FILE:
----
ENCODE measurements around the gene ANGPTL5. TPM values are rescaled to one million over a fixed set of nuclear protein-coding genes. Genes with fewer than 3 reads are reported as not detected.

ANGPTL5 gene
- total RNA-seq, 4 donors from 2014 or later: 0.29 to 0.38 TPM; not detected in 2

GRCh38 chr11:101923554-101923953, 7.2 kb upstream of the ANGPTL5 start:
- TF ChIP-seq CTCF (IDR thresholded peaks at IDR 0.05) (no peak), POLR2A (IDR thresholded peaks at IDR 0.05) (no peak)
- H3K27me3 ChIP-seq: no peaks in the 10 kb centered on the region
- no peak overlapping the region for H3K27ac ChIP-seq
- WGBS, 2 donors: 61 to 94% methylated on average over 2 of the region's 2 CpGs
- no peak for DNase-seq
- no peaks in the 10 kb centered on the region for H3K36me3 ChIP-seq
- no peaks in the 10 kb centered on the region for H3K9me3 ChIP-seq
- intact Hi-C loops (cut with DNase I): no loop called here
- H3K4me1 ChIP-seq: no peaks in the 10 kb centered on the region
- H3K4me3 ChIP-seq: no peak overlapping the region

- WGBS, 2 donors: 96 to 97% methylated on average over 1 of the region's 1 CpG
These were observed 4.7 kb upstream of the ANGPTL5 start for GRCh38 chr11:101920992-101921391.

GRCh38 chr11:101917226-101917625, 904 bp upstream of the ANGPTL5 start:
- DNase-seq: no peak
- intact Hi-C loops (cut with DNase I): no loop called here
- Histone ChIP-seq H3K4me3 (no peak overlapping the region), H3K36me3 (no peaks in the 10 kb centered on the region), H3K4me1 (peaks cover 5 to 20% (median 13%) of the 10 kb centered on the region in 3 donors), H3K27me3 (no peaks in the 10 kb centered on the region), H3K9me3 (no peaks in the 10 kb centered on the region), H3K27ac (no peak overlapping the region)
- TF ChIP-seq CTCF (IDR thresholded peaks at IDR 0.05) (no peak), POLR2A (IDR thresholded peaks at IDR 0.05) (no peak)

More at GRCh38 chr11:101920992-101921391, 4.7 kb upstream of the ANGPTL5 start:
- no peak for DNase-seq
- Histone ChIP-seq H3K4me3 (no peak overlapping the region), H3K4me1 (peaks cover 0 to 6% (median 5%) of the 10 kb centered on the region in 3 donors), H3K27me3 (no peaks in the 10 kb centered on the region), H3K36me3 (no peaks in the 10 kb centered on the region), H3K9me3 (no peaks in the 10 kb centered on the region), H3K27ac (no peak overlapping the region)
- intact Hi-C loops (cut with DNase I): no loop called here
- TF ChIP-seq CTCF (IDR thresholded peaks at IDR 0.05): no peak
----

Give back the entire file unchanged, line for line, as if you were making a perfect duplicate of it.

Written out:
ENCODE measurements around the gene ANGPTL5. TPM values are rescaled to one million over a fixed set of nuclear protein-coding genes. Genes with fewer than 3 reads are reported as not detected.

ANGPTL5 gene
- total RNA-seq, 4 donors from 2014 or later: 0.29 to 0.38 TPM; not detected in 2

GRCh38 chr11:101923554-101923953, 7.2 kb upstream of the ANGPTL5 start:
- TF ChIP-seq CTCF (IDR thresholded peaks at IDR 0.05) (no peak), POLR2A (IDR thresholded peaks at IDR 0.05) (no peak)
- H3K27me3 ChIP-seq: no peaks in the 10 kb centered on the region
- no peak overlapping the region for H3K27ac ChIP-seq
- WGBS, 2 donors: 61 to 94% methylated on average over 2 of the region's 2 CpGs
- no peak for DNase-seq
- no peaks in the 10 kb centered on the region for H3K36me3 ChIP-seq
- no peaks in the 10 kb centered on the region for H3K9me3 ChIP-seq
- intact Hi-C loops (cut with DNase I): no loop called here
- H3K4me1 ChIP-seq: no peaks in the 10 kb centered on the region
- H3K4me3 ChIP-seq: no peak overlapping the region

- WGBS, 2 donors: 96 to 97% methylated on average over 1 of the region's 1 CpG
These were observed 4.7 kb upstream of the ANGPTL5 start for GRCh38 chr11:101920992-101921391.

GRCh38 chr11:101917226-101917625, 904 bp upstream of the ANGPTL5 start:
- DNase-seq: no peak
- intact Hi-C loops (cut with DNase I): no loop called here
- Histone ChIP-seq H3K4me3 (no peak overlapping the region), H3K36me3 (no peaks in the 10 kb centered on the region), H3K4me1 (peaks cover 5 to 20% (median 13%) of the 10 kb centered on the region in 3 donors), H3K27me3 (no peaks in the 10 kb centered on the region), H3K9me3 (no peaks in the 10 kb centered on the region), H3K27ac (no peak overlapping the region)
- TF ChIP-seq CTCF (IDR thresholded peaks at IDR 0.05) (no peak), POLR2A (IDR thresholded peaks at IDR 0.05) (no peak)

More at GRCh38 chr11:101920992-101921391, 4.7 kb upstream of the ANGPTL5 start:
- no peak for DNase-seq
- Histone ChIP-seq H3K4me3 (no peak overlapping the region), H3K4me1 (peaks cover 0 to 6% (median 5%) of the 10 kb centered on the region in 3 donors), H3K27me3 (no peaks in the 10 kb centered on the region), H3K36me3 (no peaks in the 10 kb centered on the region), H3K9me3 (no peaks in the 10 kb centered on the region), H3K27ac (no peak overlapping the region)
- intact Hi-C loops (cut with DNase I): no loop called here
- TF ChIP-seq CTCF (IDR thresholded peaks at IDR 0.05): no peak